University of Portsmouth's History Blog

Using Official sources – The Merchant Ship Movement Card of SS Athenia

Anna-Lena Schneider, second year history student at Portsmouth, wrote the following article on the use of merchant ship cards to shed light on the circumstances behind the sinking of merchant ships during World War One for the Introduction to Historical Research Module.  The module is coordinated by Dr Jessica Moody, Lecturer in Modern History and Heritage at Portsmouth.

Using Official sources: the merchant ship movement card of SS Athenia

When thinking of official sources, one usually refers to the very basic formats of those, such as acts, identification documents, or taxation forms. However, there are less commonly used types of official sources historians can draw upon their research, such as merchant ship movement cards. Originally used as a type of taxation form, these records include a ship’s owner, tonnage, route, cargo, and cause of sinking, and therefore provide valuable information, which still need to be questioned. William Kelleher Storey, Professor of History at Millsaps College, argues that official documents “reveal some things, but remain silent on others [1].” In the following article I will discuss this statement by analysing the ship card of the cruise liner SS Athenia, through which I will outline and explain the advantages and limitations of that source and official sources in general, as well as the historical context of the source.

Merchant ship movement card (catalogue reference: BT 389)

Merchant ship movement card (catalogue reference: BT 389)

Ship card, SS Athenia, National Archives http://www.nationalarchives.gov.uk/help-with-your-research/research-guides/merchant-shipping-movement-cards-1939-1945/




On 3 September 1939, SS Athenia was sunk by the German submarine U-30 [2]. Just like the sinking of RMS Lusitania in the First World War, this attack was brought into direct connection with the unrestricted submarine warfare [3]. Immediate responses by the Allies – predominately Britain – were inevitable consequences, which would change the course of naval warfare in the Atlantic. The use of convoy systems — a large group of ships escorted by destroyers – became a vital tactic used by Allied naval operators to protect their vessels from the German U-Boats [4]. These convoys proved themselves efficient, as German U-Boats could not sink all the ships, and brought themselves into great danger of being spotted and sunk by the destroyers.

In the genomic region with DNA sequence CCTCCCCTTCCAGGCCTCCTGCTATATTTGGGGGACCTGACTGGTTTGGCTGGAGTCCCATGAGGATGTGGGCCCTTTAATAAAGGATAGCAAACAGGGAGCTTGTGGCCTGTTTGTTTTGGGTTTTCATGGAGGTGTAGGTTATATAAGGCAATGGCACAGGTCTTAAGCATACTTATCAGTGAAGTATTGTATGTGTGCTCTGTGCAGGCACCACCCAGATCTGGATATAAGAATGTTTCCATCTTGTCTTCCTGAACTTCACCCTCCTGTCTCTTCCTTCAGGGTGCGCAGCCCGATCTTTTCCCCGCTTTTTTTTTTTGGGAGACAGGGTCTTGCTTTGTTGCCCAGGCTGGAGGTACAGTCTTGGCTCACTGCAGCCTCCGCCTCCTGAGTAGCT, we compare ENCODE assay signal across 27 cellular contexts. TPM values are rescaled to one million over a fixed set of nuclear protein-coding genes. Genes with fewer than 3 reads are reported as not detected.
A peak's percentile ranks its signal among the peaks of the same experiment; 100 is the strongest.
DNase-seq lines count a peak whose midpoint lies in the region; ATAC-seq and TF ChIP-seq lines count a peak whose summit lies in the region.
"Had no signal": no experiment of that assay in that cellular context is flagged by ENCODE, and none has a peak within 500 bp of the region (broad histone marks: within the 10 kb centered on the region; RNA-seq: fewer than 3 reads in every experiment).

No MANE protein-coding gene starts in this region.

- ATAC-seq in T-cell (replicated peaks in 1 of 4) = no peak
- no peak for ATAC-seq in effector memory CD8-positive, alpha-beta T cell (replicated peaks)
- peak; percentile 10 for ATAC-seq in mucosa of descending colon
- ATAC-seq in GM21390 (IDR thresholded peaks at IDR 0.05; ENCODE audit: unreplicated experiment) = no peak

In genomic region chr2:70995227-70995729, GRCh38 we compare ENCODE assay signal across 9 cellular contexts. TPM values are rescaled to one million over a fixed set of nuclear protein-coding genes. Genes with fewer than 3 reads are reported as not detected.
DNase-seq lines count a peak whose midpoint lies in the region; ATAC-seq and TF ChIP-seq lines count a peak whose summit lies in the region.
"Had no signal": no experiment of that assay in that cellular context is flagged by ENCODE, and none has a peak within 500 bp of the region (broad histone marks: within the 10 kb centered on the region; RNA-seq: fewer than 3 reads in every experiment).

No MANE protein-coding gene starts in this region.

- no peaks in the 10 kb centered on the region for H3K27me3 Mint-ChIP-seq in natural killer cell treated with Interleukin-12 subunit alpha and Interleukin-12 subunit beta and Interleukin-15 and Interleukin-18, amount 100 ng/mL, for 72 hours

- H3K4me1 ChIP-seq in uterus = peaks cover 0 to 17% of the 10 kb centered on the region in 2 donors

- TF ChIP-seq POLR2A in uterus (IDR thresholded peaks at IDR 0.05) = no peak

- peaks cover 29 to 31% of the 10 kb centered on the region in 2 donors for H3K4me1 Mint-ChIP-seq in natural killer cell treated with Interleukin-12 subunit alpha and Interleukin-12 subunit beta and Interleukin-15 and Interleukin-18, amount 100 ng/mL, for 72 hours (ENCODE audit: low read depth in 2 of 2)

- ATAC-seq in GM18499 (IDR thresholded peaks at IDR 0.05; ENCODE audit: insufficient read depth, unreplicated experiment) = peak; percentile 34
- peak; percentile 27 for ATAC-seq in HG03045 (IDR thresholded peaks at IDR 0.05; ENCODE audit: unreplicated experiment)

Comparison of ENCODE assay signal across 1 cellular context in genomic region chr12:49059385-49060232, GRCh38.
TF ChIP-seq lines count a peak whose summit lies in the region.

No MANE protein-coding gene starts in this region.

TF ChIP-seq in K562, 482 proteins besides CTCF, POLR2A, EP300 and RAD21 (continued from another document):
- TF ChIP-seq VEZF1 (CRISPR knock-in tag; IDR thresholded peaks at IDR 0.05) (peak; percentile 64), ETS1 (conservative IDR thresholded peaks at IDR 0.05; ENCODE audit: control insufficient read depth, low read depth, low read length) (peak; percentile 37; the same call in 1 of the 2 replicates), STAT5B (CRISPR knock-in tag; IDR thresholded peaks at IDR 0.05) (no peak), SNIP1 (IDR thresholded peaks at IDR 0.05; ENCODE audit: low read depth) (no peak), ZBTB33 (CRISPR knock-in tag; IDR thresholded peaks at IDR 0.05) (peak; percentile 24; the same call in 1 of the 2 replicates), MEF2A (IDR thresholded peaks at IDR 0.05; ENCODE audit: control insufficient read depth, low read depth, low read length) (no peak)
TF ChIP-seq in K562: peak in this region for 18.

The merchant ship movement card that is used here reveals information about Athenia’s last voyage. The advantage of it is the information about the ship itself, but also the further consequences of the loss of the ship. For example, the ship’s card records that Athenia was sunk, and therefore it is useful to historians, who collect the numbers of British or Allied vessels that were sunk during WWII. It also gives a clear account of Athenia’s final route, and therefore a historian can track the ship’s journey. As Athenia was eventually sunk, the Admiralty now knew that German submarines were operating in that area, and a historian can further explore what measures were taken to avoid these attacks, e.g. route changes, use of convoys, escorts, etc. Thus, this source does not only provide good information in regards to Athenia’s final voyage, but also leads up to discover the consequences of her sinking.

Yet, despite the advantages of information given, official sources can be misleading as they may withhold information [5]. As mentioned previously, the sinking of Athenia and Lusitania have several things in common: both British ships, sunk by German submarines, and both their records did not match the accounts of the submarines that sunk them. In the case of Lusitania, a second, bigger explosion caused a century long debate whether the ship had ammunition on board or not [6]. Thus, official sources must be questioned, especially when it is in the context of war, as they may be manipulated as a means of war propaganda.